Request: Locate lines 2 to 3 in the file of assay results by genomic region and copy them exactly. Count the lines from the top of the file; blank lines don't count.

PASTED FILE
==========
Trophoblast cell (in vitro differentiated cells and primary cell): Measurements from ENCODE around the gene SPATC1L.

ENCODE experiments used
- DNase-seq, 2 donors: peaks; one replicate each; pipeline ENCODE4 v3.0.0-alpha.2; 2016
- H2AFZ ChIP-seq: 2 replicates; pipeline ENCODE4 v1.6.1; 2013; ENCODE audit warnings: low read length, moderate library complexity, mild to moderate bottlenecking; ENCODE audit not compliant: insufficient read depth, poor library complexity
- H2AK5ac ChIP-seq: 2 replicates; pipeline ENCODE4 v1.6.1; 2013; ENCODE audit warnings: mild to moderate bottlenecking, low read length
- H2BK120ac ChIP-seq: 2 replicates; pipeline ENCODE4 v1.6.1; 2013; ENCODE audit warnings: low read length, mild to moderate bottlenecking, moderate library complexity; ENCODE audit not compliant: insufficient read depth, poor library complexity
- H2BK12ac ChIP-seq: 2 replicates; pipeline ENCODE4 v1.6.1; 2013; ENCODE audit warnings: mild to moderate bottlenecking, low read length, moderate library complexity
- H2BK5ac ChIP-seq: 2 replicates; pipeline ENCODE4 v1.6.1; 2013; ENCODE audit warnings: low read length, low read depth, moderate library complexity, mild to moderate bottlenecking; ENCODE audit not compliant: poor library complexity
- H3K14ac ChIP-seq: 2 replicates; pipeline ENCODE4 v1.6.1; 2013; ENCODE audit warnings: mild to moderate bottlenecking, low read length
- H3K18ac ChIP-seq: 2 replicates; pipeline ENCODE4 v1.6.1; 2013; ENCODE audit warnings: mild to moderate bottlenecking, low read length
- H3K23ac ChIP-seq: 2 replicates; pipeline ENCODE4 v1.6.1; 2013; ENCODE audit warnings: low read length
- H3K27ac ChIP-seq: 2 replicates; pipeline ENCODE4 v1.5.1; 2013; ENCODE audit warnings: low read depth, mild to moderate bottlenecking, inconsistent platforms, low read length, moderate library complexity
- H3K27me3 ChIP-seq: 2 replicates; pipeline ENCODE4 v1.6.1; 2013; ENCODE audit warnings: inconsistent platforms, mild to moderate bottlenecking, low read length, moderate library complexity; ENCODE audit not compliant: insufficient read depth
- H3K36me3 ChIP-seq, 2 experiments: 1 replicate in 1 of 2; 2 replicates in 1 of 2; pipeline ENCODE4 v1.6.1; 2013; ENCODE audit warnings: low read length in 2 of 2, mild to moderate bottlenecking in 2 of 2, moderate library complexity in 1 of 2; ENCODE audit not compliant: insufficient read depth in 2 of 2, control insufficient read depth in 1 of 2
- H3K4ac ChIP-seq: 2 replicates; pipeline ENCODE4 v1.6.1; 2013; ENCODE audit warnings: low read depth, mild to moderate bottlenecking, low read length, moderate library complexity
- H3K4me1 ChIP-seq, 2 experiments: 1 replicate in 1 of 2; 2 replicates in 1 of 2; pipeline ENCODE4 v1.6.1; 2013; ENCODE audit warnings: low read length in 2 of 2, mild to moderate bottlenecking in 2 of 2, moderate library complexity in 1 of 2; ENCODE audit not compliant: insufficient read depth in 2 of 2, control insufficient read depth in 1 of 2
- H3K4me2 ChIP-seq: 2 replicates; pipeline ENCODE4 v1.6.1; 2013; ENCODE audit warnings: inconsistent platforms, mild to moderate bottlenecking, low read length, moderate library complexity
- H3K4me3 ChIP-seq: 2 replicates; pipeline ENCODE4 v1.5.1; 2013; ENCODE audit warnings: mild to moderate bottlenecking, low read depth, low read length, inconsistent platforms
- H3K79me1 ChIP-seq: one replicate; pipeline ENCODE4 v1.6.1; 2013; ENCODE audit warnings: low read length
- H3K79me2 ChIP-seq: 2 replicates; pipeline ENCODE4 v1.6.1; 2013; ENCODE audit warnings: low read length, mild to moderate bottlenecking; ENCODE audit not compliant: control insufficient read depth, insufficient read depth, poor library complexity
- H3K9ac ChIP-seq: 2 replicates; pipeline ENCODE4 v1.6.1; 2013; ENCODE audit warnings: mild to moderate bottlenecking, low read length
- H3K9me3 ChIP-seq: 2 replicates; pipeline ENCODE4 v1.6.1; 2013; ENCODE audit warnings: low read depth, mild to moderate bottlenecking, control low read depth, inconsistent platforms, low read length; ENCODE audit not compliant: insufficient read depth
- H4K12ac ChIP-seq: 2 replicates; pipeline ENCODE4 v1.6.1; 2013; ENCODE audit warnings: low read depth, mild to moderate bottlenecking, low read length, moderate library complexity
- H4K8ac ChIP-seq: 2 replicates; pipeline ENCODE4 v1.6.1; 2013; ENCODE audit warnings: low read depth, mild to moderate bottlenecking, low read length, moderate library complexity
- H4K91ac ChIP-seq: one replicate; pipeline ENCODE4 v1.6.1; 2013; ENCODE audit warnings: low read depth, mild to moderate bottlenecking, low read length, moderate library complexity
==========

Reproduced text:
ENCODE experiments used
- DNase-seq, 2 donors: peaks; one replicate each; pipeline ENCODE4 v3.0.0-alpha.2; 2016